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How does a 3 phase converter work?

Andy1845c

Active Member
I'm building a three phase rotary converter from plans I have found on the internet.

All the circuits for them are about the same. Heres one.
http://home.att.net/~waterfront-woods/Articles/phaseconverter.htm

I am trying to understand how exactly it works.

I understand, and have seen how a three phase motor will run on single phase 240 volts to some degree of effency if you spin it to get it started.

What does the capacitor do? I understand a capacitor allows AC current to pass through it. So what does it do that is different then just hooking the 3rd leg of the motor to one of the AC single phase lines? Does it shift the phase of the current enough to sort of mimic actual 3 phase power?

I am also wondering how the run capacitors in the circuit I posted work? How do they change the voltage between the lines?
Not all circuits I have seen use these run capacitors. I am planning to omit them, atleast at first, in my converter.
 

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dknguyen

Well-Known Member
Most Helpful Member
Here is my prof's website which I'm pretty sure explains why:

http://www.ece.ualberta.ca/~knight/ee332/other/split_phase.html

THe gist of it, is that the capacitors add a phase shift between current and voltage (in the auxillary winding of the motor) which is required for the motor to run. THis phaes shift is there in a 3-phase source but does not exist in a single phaes source since there is just a single phase. But the capacitance needed for efficient steady state running operation is different than the one needed for best start-up torque performance. So two capacitors can be used, essentially switching the capacitances in and out depending on whether the motor is starting up or running. After that, you can make all sorts of compromises to reduce cost (like just one capacitor for either best startup, best running, or somewhere in between) depending on the application requirement, or go all-out and have both with switches to enable and disable them.

Or apparently from the webpage you can remove them all together but then you have worse performance compared to the other two and there are limitations. I think you need a motor designed for it, since it says something about high resistance in the auxillary windings.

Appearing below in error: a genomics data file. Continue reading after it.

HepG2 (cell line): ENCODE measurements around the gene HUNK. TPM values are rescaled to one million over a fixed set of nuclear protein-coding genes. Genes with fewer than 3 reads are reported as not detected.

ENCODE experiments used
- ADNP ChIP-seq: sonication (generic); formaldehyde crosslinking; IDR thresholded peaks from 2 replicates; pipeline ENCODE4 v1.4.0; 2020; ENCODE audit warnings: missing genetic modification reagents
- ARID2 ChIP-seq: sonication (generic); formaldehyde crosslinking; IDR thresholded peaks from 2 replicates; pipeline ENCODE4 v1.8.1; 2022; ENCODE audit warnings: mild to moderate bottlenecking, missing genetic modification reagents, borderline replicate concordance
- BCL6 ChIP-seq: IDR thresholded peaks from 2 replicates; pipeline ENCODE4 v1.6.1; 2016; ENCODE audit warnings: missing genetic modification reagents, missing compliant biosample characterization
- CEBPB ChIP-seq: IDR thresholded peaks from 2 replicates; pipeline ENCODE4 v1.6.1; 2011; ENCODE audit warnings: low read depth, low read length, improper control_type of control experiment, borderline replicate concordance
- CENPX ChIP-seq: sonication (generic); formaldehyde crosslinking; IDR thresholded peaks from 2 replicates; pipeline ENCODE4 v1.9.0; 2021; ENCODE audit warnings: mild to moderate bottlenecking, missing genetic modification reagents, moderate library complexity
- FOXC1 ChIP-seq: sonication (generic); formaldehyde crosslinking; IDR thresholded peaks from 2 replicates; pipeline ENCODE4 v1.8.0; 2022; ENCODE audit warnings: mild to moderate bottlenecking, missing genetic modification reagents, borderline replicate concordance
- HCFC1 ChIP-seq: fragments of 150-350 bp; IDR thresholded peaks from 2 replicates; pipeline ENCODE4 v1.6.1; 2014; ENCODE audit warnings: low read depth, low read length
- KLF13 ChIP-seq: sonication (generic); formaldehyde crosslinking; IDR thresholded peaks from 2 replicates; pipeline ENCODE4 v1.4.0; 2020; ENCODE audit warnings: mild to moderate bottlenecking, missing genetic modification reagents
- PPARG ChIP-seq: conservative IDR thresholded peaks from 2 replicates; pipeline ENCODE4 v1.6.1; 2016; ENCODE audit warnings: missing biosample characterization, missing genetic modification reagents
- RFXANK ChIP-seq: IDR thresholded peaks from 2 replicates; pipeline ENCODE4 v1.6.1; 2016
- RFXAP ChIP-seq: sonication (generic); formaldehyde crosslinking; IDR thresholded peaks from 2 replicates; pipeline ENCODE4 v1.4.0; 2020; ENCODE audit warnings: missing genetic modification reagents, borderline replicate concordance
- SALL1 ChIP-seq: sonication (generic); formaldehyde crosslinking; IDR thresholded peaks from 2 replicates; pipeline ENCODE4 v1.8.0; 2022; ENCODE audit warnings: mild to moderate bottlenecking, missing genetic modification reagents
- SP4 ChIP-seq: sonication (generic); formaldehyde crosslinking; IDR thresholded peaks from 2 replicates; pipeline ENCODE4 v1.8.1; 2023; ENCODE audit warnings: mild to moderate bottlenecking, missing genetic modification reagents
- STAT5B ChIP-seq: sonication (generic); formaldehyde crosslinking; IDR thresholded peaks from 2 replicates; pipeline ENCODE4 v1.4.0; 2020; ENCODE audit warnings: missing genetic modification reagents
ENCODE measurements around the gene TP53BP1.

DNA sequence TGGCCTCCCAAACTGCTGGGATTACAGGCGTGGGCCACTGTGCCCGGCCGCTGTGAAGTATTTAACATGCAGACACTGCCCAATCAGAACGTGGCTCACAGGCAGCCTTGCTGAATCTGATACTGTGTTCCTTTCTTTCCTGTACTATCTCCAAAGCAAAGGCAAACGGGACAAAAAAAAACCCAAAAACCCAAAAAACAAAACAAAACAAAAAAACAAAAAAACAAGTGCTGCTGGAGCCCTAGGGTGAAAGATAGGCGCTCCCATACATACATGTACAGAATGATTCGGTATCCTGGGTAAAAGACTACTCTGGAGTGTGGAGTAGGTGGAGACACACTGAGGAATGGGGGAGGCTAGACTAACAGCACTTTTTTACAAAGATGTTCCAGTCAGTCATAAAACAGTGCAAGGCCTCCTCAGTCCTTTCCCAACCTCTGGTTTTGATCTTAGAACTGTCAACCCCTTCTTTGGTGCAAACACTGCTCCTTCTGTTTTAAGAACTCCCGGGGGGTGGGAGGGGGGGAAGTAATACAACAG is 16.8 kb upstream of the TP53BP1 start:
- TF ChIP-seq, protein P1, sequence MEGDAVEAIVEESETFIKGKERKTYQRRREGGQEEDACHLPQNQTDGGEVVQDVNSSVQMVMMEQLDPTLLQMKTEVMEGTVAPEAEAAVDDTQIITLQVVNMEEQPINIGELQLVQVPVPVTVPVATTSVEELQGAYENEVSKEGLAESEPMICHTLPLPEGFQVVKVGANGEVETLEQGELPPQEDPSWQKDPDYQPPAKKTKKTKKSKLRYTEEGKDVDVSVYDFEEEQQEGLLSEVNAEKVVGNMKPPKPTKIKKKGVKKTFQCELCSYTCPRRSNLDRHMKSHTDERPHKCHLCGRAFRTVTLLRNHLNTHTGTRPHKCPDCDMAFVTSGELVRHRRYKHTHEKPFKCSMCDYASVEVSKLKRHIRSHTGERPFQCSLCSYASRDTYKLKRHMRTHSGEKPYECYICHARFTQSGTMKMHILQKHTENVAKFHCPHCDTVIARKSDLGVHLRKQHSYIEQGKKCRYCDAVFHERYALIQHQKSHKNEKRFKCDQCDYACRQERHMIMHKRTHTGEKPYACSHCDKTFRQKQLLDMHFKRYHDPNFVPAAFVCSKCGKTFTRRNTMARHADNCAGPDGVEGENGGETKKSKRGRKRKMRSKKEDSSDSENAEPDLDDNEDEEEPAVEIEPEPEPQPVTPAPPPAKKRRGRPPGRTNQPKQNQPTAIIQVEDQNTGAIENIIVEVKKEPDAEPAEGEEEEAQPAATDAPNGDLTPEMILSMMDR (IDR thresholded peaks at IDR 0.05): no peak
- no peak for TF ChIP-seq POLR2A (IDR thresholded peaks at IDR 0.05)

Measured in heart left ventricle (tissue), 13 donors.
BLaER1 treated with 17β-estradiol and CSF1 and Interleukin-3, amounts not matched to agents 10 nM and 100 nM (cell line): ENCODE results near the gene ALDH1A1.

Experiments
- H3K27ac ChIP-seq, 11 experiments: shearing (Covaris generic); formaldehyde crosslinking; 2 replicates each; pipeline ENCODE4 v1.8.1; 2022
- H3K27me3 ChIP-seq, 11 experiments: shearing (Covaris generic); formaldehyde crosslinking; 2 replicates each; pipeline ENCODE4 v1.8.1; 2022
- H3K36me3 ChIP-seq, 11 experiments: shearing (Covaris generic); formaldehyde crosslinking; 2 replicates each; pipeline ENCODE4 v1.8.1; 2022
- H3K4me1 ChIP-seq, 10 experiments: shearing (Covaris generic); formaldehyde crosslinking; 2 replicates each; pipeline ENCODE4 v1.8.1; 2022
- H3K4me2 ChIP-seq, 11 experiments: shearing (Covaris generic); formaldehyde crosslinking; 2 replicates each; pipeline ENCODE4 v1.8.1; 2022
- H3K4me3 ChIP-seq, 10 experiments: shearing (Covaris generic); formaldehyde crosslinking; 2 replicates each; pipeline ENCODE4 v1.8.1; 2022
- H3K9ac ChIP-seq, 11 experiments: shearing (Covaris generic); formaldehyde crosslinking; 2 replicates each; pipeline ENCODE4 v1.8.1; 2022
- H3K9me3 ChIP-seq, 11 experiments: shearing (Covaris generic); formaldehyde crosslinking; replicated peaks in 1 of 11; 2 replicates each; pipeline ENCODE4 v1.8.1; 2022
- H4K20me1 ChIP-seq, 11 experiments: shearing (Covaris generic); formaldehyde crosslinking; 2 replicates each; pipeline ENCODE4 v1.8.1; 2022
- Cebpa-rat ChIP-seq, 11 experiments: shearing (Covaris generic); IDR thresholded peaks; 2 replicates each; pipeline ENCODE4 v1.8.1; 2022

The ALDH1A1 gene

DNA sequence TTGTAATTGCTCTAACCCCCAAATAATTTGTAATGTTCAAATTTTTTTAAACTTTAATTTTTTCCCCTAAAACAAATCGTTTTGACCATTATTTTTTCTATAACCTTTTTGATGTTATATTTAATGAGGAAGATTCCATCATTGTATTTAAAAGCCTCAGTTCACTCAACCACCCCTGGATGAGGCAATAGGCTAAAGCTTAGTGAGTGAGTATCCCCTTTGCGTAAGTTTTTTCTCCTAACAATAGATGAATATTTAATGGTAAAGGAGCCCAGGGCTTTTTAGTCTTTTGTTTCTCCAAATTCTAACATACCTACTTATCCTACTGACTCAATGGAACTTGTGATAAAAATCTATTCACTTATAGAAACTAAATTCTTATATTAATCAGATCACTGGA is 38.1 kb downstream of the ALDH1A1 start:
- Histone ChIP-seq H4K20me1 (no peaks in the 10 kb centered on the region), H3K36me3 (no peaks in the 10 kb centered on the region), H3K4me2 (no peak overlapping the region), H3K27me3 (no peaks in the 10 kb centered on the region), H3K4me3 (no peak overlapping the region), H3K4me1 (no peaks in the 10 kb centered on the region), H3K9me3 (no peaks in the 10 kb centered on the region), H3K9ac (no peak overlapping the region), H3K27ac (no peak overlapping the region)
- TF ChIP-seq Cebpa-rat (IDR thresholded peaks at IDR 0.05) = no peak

On how the motor itself actually works:
http://www.ece.ualberta.ca/~knight/ee332/other/spim.html
THe gist of this, is that if you look at that graph, notice that at zero speed you have zero torque, therefore the motor can never startup on it's own unless you have an external force applied or do something else to it (like the capacitors). All that double rotating field stuff is a calculation method for the motors (it bears similiarities to the way the 3-phase calculations or done see).

I would not say the capacitors don't shift the phase to mimic 3-phase power. I'd say that it would mimic it enough for an induction motor to run. It will not replicate a 3-phase supply from a single-phase supply (you couldn't run other types of 3-phase motors or loads from it.
 
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Andy1845c

Active Member
Thanks! I'm gonna take a look at those links right now.
 

Hero999

Banned
Also, make sure the idler motor is much larger than the tool motor, remember it's actually acting as a generator as well as a motor, the current going in will always be higher than the current out (twice as I assuming 100% efficiency). To ensure the motor doesn't overheat as well as optimum performance, use an idler motor that's three times as powerful as the tool motor.
 

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